nonprofit use

Volunteers in a Nonprofit

I have not been a nonprofit volunteer coordinator responsible for managing volunteers’ time. The following are some of my thoughts from working with coordinators and nonprofits.

I found that the biggest problem with volunteers is dependability. Many times, people scheduled to show up do not come nor do they call that they are not coming. While there’s no clear solution to this problem, except keeping a list of people to call at the last minute, there are ways to make things easier for everyone.

What I saw that works best to improve dependability is scheduling people for specific days in the month. This way they know for that month when they are volunteering. Also, volunteers seem to like a monthly schedule.

Communication is important for scheduling. I found it surprising that nonprofits have limited contact with volunteers. Many nonprofit coordinators do not text or email and instead rely on phone calls. They provide little notice to volunteers when needed or assume the volunteer will come on a certain day because they did the previous month. Nonprofits need to communicate with their volunteers on a regular basis.

The big thing missing for nonprofits is that they do not send reminders a day or two before the volunteer is scheduled, and giving the volunteer an easy way to respond. There are software programs which will do this.

Finally, nonprofits are almost always needing volunteers. Yet, many of them do not advertise. Every nonprofit needs an overabundance of volunteers for when someone does not show up. Nonprofits need to tell people they need help.

My experience has been with many small nonprofits, so I wonder if large nonprofits have the same problem. Nonprofits and volunteers want the nonprofit mission to be successful. To accomplish this, nonprofits should communicate and volunteers should show up when they said they would.

Who is the Nonprofit’s Executive Director?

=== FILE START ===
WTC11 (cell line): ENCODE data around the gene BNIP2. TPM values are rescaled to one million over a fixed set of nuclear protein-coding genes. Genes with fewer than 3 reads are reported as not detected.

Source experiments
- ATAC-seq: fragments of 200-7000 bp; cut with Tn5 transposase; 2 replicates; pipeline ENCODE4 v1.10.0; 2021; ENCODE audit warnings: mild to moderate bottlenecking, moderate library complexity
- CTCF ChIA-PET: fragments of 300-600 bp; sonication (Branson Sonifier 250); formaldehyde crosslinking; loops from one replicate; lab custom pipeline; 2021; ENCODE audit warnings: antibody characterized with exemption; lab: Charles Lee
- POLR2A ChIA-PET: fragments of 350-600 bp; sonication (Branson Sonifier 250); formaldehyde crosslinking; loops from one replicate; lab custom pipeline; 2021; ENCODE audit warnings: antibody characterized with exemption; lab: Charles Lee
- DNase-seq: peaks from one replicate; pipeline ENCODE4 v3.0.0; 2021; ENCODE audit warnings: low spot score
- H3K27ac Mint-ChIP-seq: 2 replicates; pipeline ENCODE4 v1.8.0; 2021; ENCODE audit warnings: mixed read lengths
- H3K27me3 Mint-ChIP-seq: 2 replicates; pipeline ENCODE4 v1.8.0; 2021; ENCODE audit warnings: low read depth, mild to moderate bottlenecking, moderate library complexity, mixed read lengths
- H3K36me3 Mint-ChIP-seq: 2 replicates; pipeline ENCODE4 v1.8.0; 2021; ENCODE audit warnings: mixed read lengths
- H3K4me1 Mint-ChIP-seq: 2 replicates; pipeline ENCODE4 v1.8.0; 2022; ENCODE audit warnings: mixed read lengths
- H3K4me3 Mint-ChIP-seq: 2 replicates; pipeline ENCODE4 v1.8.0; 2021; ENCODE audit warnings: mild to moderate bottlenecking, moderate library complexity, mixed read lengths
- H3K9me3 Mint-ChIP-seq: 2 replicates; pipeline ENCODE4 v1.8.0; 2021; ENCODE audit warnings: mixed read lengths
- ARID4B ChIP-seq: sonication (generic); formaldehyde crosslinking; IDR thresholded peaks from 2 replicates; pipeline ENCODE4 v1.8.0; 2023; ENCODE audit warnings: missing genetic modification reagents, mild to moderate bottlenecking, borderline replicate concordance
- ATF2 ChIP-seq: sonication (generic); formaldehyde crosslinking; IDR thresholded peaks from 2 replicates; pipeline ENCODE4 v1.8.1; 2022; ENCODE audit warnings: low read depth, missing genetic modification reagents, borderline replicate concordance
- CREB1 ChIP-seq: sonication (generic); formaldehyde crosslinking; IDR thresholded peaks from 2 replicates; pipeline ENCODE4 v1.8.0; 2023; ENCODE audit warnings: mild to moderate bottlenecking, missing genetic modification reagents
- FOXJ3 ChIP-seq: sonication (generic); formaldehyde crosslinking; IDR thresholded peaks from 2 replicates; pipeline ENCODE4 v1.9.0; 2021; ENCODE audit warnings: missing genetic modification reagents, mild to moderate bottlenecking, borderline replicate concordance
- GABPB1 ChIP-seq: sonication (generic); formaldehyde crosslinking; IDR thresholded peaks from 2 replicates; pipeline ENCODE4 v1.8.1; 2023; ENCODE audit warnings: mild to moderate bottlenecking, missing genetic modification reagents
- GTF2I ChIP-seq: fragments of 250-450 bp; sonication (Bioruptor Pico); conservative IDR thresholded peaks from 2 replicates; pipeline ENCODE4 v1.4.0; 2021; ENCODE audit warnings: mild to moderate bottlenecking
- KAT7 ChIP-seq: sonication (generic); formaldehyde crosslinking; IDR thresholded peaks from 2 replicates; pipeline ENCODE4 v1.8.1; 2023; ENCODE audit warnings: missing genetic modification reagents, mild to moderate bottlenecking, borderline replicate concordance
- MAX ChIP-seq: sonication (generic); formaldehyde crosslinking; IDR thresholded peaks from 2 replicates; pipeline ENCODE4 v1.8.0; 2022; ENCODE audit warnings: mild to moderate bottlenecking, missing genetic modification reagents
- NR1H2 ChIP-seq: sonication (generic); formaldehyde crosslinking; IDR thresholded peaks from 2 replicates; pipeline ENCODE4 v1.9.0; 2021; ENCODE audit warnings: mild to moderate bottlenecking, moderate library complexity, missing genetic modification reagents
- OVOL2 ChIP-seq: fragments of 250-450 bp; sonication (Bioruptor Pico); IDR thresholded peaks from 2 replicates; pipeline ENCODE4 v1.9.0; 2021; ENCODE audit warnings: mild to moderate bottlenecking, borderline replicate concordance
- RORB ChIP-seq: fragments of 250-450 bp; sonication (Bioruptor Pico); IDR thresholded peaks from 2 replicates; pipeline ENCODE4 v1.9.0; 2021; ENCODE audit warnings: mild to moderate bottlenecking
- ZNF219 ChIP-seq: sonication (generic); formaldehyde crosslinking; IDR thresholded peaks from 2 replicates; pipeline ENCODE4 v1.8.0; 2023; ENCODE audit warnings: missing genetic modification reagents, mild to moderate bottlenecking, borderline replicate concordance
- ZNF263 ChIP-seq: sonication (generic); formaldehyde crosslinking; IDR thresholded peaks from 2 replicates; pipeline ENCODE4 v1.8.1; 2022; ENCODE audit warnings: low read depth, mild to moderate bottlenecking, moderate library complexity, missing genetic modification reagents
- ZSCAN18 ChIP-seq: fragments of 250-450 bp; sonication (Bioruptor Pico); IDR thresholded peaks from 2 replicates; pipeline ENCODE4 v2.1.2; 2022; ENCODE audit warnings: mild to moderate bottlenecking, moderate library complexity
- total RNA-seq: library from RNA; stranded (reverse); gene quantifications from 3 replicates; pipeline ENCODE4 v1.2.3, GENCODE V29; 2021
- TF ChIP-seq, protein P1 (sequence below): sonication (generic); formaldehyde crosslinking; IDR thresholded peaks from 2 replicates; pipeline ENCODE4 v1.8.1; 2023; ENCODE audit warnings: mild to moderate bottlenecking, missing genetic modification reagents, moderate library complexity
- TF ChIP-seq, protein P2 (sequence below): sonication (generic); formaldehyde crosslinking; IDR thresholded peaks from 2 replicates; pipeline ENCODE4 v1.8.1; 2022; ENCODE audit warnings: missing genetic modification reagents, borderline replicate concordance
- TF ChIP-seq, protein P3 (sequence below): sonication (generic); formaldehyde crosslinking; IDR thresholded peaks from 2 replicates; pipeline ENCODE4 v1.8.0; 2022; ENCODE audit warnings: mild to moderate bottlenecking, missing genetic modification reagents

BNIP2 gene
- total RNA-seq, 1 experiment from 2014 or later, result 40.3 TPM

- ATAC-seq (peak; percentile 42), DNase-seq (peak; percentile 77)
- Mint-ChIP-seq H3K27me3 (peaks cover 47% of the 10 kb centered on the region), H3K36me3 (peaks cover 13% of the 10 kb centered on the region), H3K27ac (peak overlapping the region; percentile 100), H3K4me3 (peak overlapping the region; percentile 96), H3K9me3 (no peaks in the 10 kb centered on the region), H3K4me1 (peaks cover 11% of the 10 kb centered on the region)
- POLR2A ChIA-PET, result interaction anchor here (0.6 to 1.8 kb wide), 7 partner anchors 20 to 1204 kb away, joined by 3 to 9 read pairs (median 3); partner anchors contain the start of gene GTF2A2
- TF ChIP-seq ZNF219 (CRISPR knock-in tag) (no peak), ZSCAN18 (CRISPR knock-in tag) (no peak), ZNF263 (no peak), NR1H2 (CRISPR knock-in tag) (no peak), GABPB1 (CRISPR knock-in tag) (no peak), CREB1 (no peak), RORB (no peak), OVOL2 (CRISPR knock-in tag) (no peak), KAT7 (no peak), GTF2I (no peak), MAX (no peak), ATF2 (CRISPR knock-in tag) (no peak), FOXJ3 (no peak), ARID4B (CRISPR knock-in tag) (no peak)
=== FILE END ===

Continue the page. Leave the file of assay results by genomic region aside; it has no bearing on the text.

A nonprofit operates or doesn’t based on their executive director. In many cases, the ED is the nonprofit.

There is rarely a deputy making the ED the only one managing the operations. Their morals and ethical values reflect directly onto the non-profit.

Everything runs based on their personality, style of management, and ability to solve problems. Also, the attitude of the staff will mostly reflect the attitude of the ED. Just like leadership in any organizations, small or large.

To write grants, it is important to know the ED because they are the “face” of the nonprofit. It is the ED carrying the nonprofit’s message to the public. They are the person that donors, foundations, media, and others recognize when talking about the nonprofit.

There are other people involved in the nonprofit who can influence operations. Such as the board president (ED’s boss) and other board members. However, they are not usually involved in daily, routine operations.

A grant writer should first have the same values as the ED, but also understand the influence that can be exerted from others.

Volunteers

A volunteer’s time and services are the same as money. Nonprofits should look for volunteers as much as they look for grants and donations.

It’s hard managing volunteers who can walk away at any time for no reason. A lot of nonprofit people do not talk to the volunteers and never know why they are there. Like the grant writer, I think one of the critical positions in a nonprofit is the volunteer coordinator.

The coordinator should know the nonprofit’s needs, know where to find volunteers, and be able to ask people to volunteer. When the volunteers show up, the coordinator should remember what they provided and what they liked by talking to them.

The executive director and staff should meet and greet the volunteers when they are volunteering. And, more than once. It’s important to know what will keep the volunteers from running away. Such as not to demand more services than they want to give. Nonprofit managers and staff don’t know what too much is unless they talk to the volunteers.

Make volunteering a benefit to the volunteer. Give them something in return for their services. Sometimes this is easy when a person needs to do community service, their company gives benefits for volunteering, or a person needs to update their resume. Other than these reasons, really, why do people volunteer?

I ask myself that all the time. Like many people, I don’t know the answer. Yes, people say they want to give back to the community or help the nonprofit that helped them. But, it’s not that easy. Nonprofit managers and staff should not bother looking for reasons. Just be thankful for the volunteer and say hello.